Busted: 5 Myths About Email Marketing in 2020

Do you have time this spring to learn the best-kept secrets of your competitors?

Have you registered for Email Marketing Secrets: 2020 Workshop yet?

If not, today is a good day to do so. Not tomorrow, because tomorrow you’ll be busy thinking about other things, like how to make your business more money and sell more subscriptions.

But if you register today, you’ll already be on the right path to do exactly what you need to do: make your business more money and sell more subscriptions, when you attend our Email Marketing Secrets: 2020 Workshop on May 20-21 in Boston.

This two-day email marketing secrets workshop is strategic and tactical, a very effective way to master all aspects of email marketing—learn all the secrets and, upon successful completion of this workshop, you’ll be certified for your email marketing knowledge and expertise as a “Mequoda Email Marketing Master”!

Our Email Marketing Secrets: 2020 Workshop is about busting all the myths out there that can derail your email marketing program—or can even destroy it:

  • Myth #1: Email is an outdated form of communication and is dying.
  • Myth #2: Your customers are annoyed to get email from you.
  • Myth #3: Your customers get really annoyed if you contact them more than once/day.
  • Myth #4: The only way to boost revenue and performance is to develop totally new messaging every time you send email to customers.
  • Myth #5: You don’t need to worry about list hygiene, as long as your email messages contain easy-to-use unsubscribe links.

Where do I start, to explain how these common myths about email are exactly that—total myths?

If you’re running any online publishing operation, email communication is key to your success—“email is dead or dying” headlines are unfounded, as we’ve seen total email users increase year after year, and that trend is expected to continue in the years ahead. Vast majorities of consumers and professionals prefer email communication for lots of things like engaging with brands and content and purchasing products or services.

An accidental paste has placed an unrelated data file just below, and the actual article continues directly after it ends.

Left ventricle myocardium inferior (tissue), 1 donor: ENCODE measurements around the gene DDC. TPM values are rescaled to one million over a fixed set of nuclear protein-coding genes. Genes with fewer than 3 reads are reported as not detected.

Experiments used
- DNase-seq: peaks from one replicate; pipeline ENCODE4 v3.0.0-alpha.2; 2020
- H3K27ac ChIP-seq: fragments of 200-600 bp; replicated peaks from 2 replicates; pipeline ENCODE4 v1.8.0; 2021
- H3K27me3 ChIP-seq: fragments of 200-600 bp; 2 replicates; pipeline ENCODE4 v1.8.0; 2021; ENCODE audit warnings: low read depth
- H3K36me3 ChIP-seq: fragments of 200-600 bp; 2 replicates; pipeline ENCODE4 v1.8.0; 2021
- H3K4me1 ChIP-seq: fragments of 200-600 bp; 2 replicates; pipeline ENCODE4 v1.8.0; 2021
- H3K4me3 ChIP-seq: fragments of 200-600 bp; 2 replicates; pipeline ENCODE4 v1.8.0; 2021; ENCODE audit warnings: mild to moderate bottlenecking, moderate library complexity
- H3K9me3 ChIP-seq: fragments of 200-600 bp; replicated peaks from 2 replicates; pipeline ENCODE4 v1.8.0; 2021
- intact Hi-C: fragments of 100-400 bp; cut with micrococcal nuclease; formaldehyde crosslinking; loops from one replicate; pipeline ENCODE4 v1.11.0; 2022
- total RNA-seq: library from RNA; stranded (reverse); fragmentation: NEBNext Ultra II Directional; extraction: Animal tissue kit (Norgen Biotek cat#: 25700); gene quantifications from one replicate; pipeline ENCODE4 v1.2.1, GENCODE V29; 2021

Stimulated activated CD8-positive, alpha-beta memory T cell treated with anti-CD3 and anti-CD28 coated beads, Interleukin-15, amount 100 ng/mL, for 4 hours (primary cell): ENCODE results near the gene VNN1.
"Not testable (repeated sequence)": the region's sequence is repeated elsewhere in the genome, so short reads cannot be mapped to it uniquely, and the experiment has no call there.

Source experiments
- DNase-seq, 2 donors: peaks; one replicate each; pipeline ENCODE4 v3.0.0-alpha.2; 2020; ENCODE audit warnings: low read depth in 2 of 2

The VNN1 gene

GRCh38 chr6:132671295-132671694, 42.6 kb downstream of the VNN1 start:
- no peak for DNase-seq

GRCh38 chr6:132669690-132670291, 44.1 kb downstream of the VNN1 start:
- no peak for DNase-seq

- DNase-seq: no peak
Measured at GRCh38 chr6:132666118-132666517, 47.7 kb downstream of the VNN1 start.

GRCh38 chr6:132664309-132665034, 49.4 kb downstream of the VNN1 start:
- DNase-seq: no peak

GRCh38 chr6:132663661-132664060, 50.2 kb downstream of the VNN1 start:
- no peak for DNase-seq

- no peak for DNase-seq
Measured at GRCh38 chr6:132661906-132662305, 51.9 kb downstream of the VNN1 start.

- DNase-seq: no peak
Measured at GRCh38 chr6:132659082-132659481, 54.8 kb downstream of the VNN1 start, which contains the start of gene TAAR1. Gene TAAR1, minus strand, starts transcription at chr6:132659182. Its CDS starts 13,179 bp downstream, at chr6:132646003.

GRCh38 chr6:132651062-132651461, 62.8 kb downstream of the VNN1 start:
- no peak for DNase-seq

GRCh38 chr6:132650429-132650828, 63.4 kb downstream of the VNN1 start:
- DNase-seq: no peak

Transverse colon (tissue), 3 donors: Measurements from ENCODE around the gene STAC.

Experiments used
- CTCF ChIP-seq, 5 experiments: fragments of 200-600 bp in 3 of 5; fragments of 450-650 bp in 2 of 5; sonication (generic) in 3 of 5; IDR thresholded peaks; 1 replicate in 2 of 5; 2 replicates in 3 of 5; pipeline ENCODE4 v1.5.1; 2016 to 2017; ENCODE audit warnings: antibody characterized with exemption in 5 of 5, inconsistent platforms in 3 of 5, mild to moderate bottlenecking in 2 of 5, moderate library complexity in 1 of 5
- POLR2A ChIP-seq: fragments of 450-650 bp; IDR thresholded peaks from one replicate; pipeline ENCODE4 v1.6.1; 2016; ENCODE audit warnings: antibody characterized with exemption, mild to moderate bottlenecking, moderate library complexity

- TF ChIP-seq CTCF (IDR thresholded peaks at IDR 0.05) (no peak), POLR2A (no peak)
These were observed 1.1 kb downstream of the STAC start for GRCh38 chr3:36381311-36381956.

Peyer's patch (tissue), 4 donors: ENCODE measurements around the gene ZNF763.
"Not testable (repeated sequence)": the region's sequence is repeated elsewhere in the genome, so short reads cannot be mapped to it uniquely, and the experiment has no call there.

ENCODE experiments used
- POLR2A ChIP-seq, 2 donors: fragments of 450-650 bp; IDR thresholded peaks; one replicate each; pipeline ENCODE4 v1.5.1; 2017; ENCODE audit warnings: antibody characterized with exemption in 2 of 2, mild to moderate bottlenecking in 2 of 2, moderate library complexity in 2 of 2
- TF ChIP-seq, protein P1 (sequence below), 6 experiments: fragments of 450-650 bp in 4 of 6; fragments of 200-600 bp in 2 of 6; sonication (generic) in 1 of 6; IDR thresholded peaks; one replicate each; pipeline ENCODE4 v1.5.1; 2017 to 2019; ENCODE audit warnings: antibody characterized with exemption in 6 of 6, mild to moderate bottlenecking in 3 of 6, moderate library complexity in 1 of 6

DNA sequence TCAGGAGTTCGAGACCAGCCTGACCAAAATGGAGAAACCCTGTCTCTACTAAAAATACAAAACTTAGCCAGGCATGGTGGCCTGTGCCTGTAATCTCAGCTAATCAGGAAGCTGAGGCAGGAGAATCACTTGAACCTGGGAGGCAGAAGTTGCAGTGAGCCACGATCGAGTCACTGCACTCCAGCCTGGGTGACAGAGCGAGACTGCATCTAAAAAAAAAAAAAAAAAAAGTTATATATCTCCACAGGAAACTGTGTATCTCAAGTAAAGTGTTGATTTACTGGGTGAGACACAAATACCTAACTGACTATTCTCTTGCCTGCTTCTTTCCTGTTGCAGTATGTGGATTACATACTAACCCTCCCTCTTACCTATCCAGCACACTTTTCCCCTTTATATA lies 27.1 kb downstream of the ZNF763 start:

Fears of SPAM have spawned myths about using email to contact your customers regularly and often. When you deploy an opt-in strategy that confirms and qualifies your email customers in the first place, you can be assured that your list is full of self-identified interested people!

Email comes with many challenges, too, and message fatigue can happen (as with any marketing messages through any channel).

When you suffer email messaging fatigue, you can freshen your messages with variable copy, new subject lines, new offers, different images and graphics, or even a new or different email “from” display name. You should always have plans for new copy development so you can test new approaches, but your email communication strategy doesn’t have to be about completely new messages every time—in fact, content repurposing has been a key publishing strategy even before the Internet!

And one of the persistent myths about email lists is that simply offering unsubscribe links in your email messages is all you have to do to ensure a clean list—think again! You should be monitoring your in-box delivery rates by email platform; measuring the length of time non-openers stay on your email file and acting accordingly; and blocking or regularly cleansing your list of known SPAM accounts.

Yes, email communication for your publishing operation is not uncomplicated—and that’s why you should attend our Email Marketing Secrets: 2020 Workshop! You’ll learn every secret about email marketing and get full certification of your knowledge and expertise when the workshop is over.

I’d tell you to “mark your calendar” for this event, but if you only do that you might miss out—you can save $500 today if you sign up right now.

Please don’t wait to sign up for this essential event for any magazine publisher who wants to grow audience, revenue, and profits—and to capitalize on the latest industry trends and business intelligence for developing a magazine publishing juggernaut that is the envy of other publishing professionals.

Can I count on seeing you in  Boston for this event May 20-21, 2020?


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